Jobless Benefits Standoff

June 04, 1991

If the latest brightening economic indicators are correct, this may prove to be a recession that was over before the Democrats could do much to help their traditional constituency. The unemployment compensation system is a prime example. Established in 1935 by the Roosevelt New Deal, its coverage expanded until the Reagan era, then went into a retrenchment that Democrats have been unable to modify right through the current slump.

The House Budget Committee hopes to generate some passion for wider and longer benefits for the jobless with an educational hearing Thursday. But a day later, new employment figures are due. And if they are upbeat, as they were a month ago, prospects for congressional action will be nil.

Why this predicament? Last October's bipartisan budget agreement put the Democrats in a fiscal straitjacket. If they actually succeeded in increasing jobless benefits over Bush administration opposition, they would have to cut other domestic programs to pay for it. Either that, or raise taxes and suffer the consequences.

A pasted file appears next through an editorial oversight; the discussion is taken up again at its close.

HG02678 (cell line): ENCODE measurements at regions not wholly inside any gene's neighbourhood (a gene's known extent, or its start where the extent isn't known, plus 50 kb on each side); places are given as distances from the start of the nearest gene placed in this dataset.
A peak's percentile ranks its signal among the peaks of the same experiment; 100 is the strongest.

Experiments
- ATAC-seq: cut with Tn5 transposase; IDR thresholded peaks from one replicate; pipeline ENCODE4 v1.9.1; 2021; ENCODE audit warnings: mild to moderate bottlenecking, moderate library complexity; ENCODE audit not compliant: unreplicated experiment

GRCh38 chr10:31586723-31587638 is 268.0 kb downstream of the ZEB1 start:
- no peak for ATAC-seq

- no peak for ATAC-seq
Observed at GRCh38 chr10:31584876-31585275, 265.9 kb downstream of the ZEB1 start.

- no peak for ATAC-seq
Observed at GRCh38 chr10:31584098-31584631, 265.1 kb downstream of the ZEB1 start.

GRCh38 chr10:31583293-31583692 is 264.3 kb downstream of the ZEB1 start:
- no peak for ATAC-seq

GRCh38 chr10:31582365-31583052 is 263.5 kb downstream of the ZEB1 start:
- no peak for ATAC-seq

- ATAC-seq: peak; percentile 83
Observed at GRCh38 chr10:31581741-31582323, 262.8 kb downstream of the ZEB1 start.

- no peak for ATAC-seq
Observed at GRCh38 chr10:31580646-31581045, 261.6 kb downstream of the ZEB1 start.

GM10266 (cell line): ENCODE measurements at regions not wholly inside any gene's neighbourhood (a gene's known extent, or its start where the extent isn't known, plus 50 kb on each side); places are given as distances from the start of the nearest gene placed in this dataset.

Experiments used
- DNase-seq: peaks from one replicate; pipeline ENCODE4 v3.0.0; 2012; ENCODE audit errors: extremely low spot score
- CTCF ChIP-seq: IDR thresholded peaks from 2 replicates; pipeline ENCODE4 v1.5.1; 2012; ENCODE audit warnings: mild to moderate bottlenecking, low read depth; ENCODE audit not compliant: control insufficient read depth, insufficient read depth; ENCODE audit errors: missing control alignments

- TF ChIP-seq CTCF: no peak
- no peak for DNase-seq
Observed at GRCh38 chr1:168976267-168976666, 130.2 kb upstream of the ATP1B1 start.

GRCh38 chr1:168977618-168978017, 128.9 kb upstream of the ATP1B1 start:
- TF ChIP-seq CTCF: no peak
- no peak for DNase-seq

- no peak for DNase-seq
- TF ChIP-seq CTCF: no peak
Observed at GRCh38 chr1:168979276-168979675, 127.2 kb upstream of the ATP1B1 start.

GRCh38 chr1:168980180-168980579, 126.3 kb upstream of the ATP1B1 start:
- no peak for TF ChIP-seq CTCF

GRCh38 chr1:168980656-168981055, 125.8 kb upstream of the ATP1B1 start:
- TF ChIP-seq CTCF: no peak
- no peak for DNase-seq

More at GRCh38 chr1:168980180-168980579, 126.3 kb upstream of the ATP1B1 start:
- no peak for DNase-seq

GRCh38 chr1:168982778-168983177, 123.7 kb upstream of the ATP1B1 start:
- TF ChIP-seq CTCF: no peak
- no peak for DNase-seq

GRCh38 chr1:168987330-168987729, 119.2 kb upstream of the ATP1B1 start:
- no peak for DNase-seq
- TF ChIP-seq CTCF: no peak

The result is near paralysis, despite the party's belief that the jobless-benefits system is flawed. In the House, Rep. Thomas Downey, D-N.Y., is proposing payroll tax increases on employers to pay for reforms that would make benefits more liberal and standardized nationwide. His plan is consistent with the budget agreement, but would paste the tax label on the Democrats. In the Senate, Maryland's Paul Sarbanes is urging that the existing, very flush federal fund for extended benefits be tapped heavily. Mr. Sarbanes' proposal would avoid higher taxes but bust the budget agreement.

Despite administration arguments that the existing system is working satisfactorily, only 42 percent of Americans out of work are getting benefits, compared with 75 percent in the mid-1970s recession. Tighter eligibility requirements and difficulty in extending benefits beyond a 26-week period in all but a few states account for the drop-off.

To avoid either the tax trap or the budget straitjacket, Democrats ought to consider two modest steps. One would index the present $7,000 wage base on which employers pay taxes so that it increase in future years in step with inflation. Another would extend the waiting period for benefits from one week, at present, to three or four weeks and use this money to prolong benefits beyond the 26-week cutoff, when they are most needed.

If the recession persists despite present trends, Democrats would be in a stronger position to push solid unemployment compensation reform. But they dare not show any eagerness for bad news.

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